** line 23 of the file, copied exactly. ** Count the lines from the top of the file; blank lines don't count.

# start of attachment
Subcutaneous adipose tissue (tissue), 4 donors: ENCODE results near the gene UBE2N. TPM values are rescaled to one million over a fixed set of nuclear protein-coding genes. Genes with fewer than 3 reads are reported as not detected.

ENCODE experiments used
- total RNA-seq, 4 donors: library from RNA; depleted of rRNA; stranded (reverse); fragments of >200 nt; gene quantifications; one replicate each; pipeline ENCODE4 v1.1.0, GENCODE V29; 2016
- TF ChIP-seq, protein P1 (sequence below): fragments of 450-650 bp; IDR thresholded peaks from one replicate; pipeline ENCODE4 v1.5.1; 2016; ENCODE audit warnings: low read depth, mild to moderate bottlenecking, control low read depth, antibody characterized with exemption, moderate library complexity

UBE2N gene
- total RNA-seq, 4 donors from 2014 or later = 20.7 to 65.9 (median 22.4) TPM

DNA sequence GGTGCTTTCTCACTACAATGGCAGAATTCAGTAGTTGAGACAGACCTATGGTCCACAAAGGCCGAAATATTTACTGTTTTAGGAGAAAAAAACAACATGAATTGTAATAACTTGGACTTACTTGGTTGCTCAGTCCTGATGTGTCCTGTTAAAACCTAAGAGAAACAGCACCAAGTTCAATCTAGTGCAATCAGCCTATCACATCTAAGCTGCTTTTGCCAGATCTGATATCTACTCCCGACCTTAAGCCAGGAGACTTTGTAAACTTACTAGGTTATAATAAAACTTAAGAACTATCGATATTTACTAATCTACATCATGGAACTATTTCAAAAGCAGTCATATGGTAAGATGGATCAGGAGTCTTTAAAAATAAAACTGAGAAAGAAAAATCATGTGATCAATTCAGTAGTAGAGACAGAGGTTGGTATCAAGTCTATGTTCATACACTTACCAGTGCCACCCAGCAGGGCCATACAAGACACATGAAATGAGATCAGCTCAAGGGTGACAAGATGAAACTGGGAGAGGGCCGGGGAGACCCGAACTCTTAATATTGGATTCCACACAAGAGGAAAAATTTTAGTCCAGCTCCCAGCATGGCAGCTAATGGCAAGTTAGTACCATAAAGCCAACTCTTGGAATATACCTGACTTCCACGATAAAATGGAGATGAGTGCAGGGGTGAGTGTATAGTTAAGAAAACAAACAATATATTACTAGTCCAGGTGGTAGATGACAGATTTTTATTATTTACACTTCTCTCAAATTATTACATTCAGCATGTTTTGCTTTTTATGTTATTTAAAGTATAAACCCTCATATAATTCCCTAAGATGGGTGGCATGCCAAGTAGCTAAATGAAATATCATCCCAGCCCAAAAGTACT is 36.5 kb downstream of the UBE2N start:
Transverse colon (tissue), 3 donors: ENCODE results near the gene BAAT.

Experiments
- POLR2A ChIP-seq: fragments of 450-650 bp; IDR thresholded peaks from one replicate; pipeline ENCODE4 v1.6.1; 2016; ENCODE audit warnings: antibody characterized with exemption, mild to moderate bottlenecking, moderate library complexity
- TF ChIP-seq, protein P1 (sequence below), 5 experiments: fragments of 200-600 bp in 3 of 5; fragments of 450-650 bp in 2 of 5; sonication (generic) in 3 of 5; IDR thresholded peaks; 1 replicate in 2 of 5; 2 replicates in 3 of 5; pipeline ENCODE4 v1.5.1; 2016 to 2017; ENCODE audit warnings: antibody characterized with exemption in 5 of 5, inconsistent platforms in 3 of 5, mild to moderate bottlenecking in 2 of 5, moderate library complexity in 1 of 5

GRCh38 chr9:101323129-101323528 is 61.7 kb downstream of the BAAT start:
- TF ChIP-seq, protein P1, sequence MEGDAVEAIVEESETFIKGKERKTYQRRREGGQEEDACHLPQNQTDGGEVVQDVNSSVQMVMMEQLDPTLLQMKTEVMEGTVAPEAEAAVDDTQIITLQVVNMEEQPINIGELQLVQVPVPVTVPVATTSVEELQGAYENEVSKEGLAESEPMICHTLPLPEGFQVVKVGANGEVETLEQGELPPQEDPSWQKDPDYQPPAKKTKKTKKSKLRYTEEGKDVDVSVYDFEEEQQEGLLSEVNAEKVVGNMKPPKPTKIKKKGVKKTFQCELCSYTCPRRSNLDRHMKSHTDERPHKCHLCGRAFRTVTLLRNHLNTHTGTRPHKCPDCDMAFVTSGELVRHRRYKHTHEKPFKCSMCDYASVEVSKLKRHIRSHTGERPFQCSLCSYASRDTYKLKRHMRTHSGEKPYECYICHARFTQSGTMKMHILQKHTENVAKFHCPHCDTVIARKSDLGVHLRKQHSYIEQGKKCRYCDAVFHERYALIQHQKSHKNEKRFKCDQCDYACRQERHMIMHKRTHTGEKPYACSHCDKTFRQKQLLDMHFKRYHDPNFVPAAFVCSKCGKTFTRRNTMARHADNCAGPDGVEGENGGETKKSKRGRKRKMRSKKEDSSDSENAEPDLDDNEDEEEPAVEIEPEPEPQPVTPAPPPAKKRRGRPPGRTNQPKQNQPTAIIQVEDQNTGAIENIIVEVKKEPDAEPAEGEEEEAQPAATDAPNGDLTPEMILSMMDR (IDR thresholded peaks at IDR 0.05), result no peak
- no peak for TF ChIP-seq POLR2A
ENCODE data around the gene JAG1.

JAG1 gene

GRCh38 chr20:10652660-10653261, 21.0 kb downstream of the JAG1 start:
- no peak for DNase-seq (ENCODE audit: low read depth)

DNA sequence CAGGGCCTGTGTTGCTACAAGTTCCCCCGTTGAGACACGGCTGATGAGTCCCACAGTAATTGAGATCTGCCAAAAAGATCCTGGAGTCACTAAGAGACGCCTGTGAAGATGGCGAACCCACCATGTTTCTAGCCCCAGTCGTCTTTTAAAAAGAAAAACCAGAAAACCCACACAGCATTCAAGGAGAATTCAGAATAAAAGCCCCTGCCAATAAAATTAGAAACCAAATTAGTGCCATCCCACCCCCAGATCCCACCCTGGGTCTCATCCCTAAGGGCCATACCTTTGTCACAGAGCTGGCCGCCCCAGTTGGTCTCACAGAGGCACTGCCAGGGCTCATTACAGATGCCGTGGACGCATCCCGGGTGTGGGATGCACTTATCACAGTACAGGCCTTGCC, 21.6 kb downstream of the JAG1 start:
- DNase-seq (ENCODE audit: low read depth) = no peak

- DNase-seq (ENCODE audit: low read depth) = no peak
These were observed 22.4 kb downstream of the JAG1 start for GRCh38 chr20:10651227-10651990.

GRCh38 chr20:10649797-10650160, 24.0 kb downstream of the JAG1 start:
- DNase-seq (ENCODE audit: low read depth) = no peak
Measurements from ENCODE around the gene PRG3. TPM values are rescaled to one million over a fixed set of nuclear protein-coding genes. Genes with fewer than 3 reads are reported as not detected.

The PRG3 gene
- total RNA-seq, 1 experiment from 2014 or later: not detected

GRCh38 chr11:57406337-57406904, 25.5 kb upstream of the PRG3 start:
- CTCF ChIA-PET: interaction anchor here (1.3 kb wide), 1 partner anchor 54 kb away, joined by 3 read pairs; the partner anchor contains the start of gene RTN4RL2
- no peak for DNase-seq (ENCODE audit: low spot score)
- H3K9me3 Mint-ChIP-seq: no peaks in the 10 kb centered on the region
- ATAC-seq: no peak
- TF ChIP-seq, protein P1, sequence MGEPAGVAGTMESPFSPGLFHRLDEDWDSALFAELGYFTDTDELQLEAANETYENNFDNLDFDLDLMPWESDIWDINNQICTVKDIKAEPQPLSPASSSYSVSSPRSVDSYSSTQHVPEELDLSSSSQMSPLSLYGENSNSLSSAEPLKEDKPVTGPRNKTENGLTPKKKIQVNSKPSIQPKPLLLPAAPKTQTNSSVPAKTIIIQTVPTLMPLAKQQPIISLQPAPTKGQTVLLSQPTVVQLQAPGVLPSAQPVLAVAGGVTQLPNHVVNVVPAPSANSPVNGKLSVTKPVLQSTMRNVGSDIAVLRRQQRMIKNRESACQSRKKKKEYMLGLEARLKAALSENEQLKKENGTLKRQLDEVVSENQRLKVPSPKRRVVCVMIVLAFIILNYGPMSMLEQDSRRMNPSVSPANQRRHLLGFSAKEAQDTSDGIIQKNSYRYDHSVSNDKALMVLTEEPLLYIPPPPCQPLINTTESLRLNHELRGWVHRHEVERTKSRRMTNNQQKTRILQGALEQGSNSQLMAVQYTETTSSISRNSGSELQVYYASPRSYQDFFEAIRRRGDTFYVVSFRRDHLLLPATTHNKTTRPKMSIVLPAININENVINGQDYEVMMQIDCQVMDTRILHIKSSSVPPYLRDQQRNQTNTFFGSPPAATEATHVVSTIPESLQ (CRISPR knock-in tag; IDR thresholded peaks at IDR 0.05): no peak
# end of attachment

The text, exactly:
GRCh38 chr20:10649797-10650160, 24.0 kb downstream of the JAG1 start: